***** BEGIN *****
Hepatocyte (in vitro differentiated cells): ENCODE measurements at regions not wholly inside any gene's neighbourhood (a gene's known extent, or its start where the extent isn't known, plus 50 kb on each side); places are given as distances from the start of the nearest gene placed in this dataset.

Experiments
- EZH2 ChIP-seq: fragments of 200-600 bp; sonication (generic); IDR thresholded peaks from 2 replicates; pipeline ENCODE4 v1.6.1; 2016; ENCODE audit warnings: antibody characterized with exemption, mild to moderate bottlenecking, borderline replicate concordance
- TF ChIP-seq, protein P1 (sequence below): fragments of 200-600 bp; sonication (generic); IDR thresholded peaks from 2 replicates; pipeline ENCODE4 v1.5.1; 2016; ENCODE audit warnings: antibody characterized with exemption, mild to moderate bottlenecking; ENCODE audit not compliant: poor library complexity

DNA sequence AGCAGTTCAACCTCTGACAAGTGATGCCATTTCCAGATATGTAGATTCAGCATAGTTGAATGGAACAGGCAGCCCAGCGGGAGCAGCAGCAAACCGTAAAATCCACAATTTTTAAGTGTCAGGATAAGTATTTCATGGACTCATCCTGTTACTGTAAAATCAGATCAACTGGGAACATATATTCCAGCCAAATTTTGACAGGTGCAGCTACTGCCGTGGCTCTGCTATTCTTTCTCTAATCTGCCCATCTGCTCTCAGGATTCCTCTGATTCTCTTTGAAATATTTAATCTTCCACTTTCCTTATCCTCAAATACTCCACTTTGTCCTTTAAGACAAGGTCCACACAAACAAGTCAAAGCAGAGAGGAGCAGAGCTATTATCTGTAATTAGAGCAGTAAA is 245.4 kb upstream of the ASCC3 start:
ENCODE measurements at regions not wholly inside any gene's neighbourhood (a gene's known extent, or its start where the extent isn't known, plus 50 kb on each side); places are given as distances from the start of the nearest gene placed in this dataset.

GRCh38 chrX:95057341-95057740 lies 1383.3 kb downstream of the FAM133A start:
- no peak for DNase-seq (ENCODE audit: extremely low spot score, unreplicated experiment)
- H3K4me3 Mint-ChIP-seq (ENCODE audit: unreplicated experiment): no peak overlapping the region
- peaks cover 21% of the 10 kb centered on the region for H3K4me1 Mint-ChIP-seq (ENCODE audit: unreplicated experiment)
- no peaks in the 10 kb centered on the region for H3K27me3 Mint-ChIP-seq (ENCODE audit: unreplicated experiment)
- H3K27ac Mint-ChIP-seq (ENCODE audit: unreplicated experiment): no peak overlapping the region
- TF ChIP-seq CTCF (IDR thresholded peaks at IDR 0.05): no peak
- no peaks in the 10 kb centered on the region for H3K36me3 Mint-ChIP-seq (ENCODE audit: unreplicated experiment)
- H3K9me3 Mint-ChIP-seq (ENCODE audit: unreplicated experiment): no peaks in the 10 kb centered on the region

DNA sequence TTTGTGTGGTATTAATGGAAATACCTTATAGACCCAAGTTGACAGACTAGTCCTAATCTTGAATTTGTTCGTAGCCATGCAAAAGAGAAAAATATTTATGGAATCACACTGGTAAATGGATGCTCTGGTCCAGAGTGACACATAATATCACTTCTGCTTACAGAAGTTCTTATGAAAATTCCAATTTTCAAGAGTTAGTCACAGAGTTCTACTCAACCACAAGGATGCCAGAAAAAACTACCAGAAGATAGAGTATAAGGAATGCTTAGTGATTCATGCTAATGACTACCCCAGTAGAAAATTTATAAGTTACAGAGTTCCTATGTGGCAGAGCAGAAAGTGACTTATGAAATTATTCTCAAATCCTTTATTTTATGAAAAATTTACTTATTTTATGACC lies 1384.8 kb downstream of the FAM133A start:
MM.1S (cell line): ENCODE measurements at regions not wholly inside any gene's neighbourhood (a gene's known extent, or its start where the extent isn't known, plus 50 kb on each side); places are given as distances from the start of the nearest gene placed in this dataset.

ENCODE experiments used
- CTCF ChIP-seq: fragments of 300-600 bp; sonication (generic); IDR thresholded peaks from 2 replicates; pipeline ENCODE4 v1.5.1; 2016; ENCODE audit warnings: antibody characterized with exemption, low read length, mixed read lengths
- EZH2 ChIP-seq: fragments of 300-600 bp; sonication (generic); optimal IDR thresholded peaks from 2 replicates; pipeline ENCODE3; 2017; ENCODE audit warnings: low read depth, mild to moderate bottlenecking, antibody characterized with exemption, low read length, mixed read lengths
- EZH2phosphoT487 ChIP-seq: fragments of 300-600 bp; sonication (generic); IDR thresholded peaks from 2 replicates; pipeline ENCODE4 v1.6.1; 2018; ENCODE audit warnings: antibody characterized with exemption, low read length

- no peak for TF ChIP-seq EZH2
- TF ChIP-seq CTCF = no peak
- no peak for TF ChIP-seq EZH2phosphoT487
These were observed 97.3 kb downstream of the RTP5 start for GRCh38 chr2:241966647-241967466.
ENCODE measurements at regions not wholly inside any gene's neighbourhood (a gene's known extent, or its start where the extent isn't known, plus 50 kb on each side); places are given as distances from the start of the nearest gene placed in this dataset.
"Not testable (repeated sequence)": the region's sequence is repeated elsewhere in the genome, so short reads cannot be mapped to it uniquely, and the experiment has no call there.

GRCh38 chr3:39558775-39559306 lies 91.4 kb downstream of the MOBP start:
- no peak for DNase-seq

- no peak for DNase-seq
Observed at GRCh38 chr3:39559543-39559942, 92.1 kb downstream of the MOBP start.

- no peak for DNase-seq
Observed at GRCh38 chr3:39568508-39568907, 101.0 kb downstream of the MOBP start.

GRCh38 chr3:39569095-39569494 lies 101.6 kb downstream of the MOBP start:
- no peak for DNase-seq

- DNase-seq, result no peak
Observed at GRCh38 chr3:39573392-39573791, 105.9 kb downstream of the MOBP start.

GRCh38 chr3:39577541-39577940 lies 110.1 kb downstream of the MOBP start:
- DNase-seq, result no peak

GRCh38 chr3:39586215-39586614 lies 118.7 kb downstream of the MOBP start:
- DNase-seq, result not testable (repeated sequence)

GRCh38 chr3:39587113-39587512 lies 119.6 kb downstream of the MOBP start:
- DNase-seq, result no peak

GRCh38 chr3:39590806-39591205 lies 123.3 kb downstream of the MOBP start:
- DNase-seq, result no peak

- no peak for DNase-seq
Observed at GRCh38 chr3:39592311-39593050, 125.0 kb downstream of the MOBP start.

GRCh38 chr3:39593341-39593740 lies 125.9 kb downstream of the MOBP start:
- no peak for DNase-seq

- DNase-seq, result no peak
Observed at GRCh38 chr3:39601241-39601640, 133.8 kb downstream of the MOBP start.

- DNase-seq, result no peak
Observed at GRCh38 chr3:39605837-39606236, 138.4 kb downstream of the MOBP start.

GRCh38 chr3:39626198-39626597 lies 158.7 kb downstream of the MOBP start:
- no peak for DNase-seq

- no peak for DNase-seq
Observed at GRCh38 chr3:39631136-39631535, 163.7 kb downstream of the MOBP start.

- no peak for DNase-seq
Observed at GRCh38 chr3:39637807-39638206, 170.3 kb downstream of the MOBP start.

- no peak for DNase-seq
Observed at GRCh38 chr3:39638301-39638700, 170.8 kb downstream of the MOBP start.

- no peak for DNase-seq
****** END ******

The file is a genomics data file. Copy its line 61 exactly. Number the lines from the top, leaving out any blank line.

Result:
Observed at GRCh38 chr3:39638301-39638700, 170.8 kb downstream of the MOBP start.